Categories: Local News

Regulation will protect vulnerable Albertans

Nicole Imgrund

Counsellors and psychotherapists have taken an important first step towards regulation – a move that will improve access to mental health services and better protect vulnerable Albertans, says a local counsellor.

Earlier this week, the newly-established Federation of Counselling Therapists in Alberta – an alliance of 13 professional counselling associations from across the province – launched its website.

According to Nicole Imgrund, owner of River’s Edge Counselling and member of the FACT-AB steering committee, this is the first and most important step towards regulating the practice of counselling.

“It’s very exciting that all the groups have come together and agreed in principal that regulation is important and that we’ll work together to make it happen,” she said.

FACT-AB was created with the ultimate goal of establishing an Alberta College of Counselling Therapists. Currently, the practice of counselling is unregulated. Anyone can call him or herself a counsellor, whether they have received the proper training or not.

“Right now in Alberta you could have no education and put up a sign and say you’re a counsellor,” said Imgrund.

In the absence of true regulation, professional associations have been acting as self-regulatory bodies, says Imgrund – establishing standards of practice, codes of ethics and complaints processes.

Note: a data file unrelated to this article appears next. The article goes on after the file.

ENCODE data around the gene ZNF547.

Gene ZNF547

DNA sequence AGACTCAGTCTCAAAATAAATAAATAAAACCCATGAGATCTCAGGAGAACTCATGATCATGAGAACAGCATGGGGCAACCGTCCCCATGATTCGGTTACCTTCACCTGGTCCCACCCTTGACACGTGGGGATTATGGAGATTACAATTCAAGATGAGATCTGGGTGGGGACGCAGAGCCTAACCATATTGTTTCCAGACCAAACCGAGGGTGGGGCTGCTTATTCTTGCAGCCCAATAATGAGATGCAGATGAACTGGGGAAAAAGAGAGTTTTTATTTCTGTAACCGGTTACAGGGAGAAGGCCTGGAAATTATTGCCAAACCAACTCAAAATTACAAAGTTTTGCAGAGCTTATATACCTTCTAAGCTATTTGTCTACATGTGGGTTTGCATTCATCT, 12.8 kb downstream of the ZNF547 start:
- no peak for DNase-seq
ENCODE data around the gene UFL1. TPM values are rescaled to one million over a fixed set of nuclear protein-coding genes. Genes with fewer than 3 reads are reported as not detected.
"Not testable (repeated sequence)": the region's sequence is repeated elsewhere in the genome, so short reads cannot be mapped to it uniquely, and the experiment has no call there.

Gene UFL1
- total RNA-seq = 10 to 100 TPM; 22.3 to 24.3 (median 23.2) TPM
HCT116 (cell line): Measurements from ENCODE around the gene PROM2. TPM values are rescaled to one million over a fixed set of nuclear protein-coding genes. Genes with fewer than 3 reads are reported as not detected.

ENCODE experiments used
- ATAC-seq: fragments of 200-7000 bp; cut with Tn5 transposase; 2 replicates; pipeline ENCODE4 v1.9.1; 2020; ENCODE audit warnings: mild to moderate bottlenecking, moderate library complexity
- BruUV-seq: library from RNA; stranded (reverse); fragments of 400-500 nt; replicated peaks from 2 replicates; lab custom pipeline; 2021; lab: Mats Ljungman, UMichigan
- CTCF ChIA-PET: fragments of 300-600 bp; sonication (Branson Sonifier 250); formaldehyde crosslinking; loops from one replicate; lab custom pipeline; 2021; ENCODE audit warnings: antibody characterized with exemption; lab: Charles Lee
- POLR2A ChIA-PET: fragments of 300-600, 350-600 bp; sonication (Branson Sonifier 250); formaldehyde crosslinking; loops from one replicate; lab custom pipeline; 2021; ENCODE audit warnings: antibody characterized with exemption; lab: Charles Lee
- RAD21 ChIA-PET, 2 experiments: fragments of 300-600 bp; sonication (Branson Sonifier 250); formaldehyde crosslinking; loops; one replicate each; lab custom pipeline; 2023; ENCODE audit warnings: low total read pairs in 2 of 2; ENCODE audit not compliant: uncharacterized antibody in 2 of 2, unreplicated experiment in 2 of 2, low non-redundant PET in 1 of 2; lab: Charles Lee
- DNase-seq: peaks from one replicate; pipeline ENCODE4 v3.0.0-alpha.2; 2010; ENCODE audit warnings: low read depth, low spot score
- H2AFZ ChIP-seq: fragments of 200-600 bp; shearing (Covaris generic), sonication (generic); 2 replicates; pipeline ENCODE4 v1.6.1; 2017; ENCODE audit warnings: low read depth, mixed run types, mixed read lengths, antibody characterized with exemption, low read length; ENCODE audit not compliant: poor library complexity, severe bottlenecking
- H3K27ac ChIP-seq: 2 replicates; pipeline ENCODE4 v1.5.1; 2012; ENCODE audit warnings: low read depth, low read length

The problem with this system is that registration with a professional association is voluntary. While many counsellors and psychotherapists choose to self-regulate, others do not, creating a buyer’s beware scenario for some of Alberta’s most vulnerable persons.

“Research shows that counselling helps, but only if it’s the right fit,” said Imgrund. If not administered appropriately talk therapy can at times cause more harm than good.

The creation of a college would ensure all counsellors and psychotherapists are held to the same professional standards and would take the onus off the patient to ensure their counsellor possesses the right qualifications.

Although regulation efforts began years ago – Imgrund first pushed for a regulatory college over a decade ago – they are particularly timely today. Tough economic times are testing Albertans’ resiliency. Regulation could help them get the help they need.

Currently, some health benefit providers won’t cover the cost of counselling, because it is not a regulated health profession. Regulation could improve access to high-quality, affordable mental health services.

“With the state of mental health in the province right now, it’s the very best time for that to happen,” said Imgrund.

FACT-AB has a meeting scheduled with Alberta Health in the upcoming weeks. The group is working towards developing a definition of counselling, which is needed before submitting an official regulation request to the province.

Spokesperson Carolyn Ziegler said Alberta Health is currently in discussion with a number of other stakeholders, including Alberta Health Services, on this issue. She said a better understanding of the impact regulation might have on the profession and the health system as a whole is needed to determine the best course of action.

“Regulating a new profession and/or creating a new regulatory college is multifaceted and can often take several years to complete,” said Ziegler.

Counselling is regulated in the provinces of Ontario, Quebec and Nova Scotia. Efforts to regulate the profession are underway in P.E.I., New Brunswick and B.C.

Michelle Ferguson: